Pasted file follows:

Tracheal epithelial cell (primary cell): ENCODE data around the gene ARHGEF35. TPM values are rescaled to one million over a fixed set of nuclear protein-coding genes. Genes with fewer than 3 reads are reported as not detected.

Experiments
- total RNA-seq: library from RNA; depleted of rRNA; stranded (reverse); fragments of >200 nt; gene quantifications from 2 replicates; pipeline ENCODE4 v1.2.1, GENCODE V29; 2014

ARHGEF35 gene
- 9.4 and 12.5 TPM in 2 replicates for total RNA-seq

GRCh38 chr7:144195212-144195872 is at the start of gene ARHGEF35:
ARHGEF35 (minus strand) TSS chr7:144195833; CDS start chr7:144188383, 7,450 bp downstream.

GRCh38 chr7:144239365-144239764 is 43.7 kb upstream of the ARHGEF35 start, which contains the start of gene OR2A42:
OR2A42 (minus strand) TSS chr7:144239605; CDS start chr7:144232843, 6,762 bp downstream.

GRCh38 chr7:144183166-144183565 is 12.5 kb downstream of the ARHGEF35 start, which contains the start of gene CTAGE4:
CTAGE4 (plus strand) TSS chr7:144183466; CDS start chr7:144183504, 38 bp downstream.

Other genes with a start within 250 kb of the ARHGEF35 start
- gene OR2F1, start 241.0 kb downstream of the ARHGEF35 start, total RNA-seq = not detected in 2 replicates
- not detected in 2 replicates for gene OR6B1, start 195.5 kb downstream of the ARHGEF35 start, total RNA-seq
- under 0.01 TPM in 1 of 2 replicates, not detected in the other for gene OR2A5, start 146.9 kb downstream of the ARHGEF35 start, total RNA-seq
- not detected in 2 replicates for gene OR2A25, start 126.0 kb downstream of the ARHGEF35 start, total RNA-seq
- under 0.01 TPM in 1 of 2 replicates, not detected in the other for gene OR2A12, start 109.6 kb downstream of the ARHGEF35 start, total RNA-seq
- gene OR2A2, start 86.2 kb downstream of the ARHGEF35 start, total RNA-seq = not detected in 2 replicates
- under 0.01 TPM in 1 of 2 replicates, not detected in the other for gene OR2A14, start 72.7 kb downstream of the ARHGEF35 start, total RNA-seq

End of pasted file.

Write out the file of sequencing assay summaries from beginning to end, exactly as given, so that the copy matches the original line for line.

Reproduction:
Tracheal epithelial cell (primary cell): ENCODE data around the gene ARHGEF35. TPM values are rescaled to one million over a fixed set of nuclear protein-coding genes. Genes with fewer than 3 reads are reported as not detected.

Experiments
- total RNA-seq: library from RNA; depleted of rRNA; stranded (reverse); fragments of >200 nt; gene quantifications from 2 replicates; pipeline ENCODE4 v1.2.1, GENCODE V29; 2014

ARHGEF35 gene
- 9.4 and 12.5 TPM in 2 replicates for total RNA-seq

GRCh38 chr7:144195212-144195872 is at the start of gene ARHGEF35:
ARHGEF35 (minus strand) TSS chr7:144195833; CDS start chr7:144188383, 7,450 bp downstream.

GRCh38 chr7:144239365-144239764 is 43.7 kb upstream of the ARHGEF35 start, which contains the start of gene OR2A42:
OR2A42 (minus strand) TSS chr7:144239605; CDS start chr7:144232843, 6,762 bp downstream.

GRCh38 chr7:144183166-144183565 is 12.5 kb downstream of the ARHGEF35 start, which contains the start of gene CTAGE4:
CTAGE4 (plus strand) TSS chr7:144183466; CDS start chr7:144183504, 38 bp downstream.

Other genes with a start within 250 kb of the ARHGEF35 start
- gene OR2F1, start 241.0 kb downstream of the ARHGEF35 start, total RNA-seq = not detected in 2 replicates
- not detected in 2 replicates for gene OR6B1, start 195.5 kb downstream of the ARHGEF35 start, total RNA-seq
- under 0.01 TPM in 1 of 2 replicates, not detected in the other for gene OR2A5, start 146.9 kb downstream of the ARHGEF35 start, total RNA-seq
- not detected in 2 replicates for gene OR2A25, start 126.0 kb downstream of the ARHGEF35 start, total RNA-seq
- under 0.01 TPM in 1 of 2 replicates, not detected in the other for gene OR2A12, start 109.6 kb downstream of the ARHGEF35 start, total RNA-seq
- gene OR2A2, start 86.2 kb downstream of the ARHGEF35 start, total RNA-seq = not detected in 2 replicates
- under 0.01 TPM in 1 of 2 replicates, not detected in the other for gene OR2A14, start 72.7 kb downstream of the ARHGEF35 start, total RNA-seq